The outstanding ensemble cast, the charming pairings of the lovers, the song and dance numbers (including a sizzling "Let's face the music and dance"), the costumes and sets, Branagh's script and the "Cinetone News" segments, his impeccable direction, and Patrick Doyle, a vital collaborator who provided the attractive score -- collectively made this romantic musical comedy most entertaining.

Branagh's passion in showing off Shakespeare in film media for all to enjoy is beyond evident. It all seem so facile, yet obviously there's plenty of love in nourishing this dream, lots of labour unrelenting from all involved in this production, and the lost would be Branagh's total steadfast lost in realizing this project -- love, labour, 'lost' shiningly shows. He's out done himself!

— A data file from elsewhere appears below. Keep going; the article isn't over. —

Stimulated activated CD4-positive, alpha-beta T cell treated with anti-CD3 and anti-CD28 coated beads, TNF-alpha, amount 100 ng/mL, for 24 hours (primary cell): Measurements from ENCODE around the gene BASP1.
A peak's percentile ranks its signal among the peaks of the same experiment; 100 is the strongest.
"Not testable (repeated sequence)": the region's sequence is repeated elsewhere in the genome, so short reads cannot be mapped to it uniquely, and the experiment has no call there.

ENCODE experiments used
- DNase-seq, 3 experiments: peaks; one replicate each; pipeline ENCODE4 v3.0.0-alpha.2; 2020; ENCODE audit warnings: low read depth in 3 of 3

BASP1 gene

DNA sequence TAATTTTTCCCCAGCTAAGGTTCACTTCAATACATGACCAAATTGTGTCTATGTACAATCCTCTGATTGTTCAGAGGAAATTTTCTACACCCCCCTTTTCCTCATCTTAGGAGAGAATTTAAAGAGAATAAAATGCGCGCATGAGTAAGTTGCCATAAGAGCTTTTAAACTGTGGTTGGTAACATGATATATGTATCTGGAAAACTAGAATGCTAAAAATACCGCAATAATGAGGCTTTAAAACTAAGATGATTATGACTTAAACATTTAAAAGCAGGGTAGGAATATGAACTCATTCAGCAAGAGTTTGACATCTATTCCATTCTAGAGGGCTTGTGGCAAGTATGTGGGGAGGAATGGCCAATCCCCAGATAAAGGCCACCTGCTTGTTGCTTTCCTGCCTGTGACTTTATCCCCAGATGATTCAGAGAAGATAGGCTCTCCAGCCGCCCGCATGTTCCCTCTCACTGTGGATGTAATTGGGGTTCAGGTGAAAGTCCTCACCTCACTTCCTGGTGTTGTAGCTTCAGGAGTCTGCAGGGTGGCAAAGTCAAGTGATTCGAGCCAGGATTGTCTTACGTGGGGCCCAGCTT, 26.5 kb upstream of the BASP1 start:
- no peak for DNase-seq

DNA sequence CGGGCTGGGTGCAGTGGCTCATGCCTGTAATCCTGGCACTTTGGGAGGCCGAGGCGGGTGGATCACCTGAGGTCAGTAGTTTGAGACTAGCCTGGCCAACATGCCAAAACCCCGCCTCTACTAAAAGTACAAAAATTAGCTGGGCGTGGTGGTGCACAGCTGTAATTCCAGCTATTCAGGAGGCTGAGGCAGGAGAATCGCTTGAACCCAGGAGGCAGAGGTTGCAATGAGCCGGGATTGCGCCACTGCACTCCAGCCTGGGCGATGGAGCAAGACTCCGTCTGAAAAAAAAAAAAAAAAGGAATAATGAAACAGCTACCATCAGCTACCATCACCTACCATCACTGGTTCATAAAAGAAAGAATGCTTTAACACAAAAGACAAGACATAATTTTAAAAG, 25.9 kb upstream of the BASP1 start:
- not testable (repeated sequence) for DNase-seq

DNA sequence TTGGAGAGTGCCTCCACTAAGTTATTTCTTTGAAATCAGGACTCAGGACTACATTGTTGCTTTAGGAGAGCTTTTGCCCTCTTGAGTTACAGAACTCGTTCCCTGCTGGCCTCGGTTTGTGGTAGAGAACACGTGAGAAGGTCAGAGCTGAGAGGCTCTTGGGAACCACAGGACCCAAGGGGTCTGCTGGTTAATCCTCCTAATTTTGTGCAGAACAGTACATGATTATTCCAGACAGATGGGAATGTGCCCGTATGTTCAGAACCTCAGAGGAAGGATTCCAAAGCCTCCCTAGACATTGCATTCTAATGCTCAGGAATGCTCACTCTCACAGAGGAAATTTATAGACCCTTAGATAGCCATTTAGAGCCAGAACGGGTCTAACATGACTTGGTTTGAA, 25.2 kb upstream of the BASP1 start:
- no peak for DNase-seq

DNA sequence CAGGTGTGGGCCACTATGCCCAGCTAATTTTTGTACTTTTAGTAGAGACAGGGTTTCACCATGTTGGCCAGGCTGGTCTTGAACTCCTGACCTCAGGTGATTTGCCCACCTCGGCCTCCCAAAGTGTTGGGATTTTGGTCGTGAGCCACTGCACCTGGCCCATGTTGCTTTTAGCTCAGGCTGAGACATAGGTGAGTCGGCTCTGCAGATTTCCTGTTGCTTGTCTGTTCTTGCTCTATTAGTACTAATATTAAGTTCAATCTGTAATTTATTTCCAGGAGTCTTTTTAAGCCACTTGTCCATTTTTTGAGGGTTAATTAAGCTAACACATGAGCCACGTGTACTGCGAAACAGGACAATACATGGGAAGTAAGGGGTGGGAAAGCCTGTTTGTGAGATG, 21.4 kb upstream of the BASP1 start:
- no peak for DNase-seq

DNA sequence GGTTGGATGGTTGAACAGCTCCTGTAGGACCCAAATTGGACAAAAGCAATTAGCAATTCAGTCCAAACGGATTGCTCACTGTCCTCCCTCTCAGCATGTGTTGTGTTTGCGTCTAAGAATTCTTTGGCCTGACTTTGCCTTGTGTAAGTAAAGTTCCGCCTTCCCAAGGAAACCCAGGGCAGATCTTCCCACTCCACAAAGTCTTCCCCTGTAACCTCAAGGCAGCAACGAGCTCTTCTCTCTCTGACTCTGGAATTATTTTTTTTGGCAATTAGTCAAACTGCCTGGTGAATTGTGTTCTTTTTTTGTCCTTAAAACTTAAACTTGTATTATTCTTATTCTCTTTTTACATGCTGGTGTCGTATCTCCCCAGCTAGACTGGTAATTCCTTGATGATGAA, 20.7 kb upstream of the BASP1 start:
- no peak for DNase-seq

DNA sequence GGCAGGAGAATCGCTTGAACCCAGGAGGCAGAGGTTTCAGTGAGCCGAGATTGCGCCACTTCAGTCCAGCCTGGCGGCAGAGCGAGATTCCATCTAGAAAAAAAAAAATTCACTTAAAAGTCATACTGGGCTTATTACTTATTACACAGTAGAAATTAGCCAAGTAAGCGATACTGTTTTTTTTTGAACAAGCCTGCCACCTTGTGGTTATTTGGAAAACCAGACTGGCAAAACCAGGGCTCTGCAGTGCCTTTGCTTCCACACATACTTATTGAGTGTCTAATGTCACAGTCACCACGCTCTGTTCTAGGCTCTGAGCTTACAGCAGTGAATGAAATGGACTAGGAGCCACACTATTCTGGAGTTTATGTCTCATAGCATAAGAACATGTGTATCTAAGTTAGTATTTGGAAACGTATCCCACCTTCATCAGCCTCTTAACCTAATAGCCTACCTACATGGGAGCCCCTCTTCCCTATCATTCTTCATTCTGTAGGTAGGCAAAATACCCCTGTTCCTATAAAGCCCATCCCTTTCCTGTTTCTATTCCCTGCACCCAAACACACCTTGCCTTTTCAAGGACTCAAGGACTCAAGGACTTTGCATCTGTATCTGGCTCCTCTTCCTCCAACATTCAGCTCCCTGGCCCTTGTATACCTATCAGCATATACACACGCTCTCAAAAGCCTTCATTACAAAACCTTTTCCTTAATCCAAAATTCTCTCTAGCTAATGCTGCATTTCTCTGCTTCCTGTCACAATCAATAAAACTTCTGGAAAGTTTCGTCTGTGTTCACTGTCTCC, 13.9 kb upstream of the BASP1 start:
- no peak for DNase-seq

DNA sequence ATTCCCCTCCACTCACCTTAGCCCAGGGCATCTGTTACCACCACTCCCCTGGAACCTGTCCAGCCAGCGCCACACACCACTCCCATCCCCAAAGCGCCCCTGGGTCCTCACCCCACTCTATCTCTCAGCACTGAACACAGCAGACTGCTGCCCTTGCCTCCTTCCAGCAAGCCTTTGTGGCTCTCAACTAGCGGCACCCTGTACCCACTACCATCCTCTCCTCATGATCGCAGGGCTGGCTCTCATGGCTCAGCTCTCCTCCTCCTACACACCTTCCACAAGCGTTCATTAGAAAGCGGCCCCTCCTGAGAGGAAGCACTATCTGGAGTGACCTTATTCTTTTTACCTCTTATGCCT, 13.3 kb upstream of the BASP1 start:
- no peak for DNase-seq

If you like musicals, romantic comedies, light-hearted Shakespeare -- go for it. The only special effect here is Branagh's magic.


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Details

Country:

UK | France | USA

Language:

English

Release Date:

31 March 2000 (UK) See more »

Also Known As:

Love's Labour's Lost See more »

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Box Office

Budget:

$13,000,000 (estimated)

Opening Weekend USA:

$24,496, 11 June 2000

Gross USA:

$299,792

Cumulative Worldwide Gross:

$299,792
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Company Credits

Show more on IMDbPro »

Technical Specs

Runtime:

Sound Mix:

Dolby Digital

Color:

Color (Technicolor)

Aspect Ratio:

2.39 : 1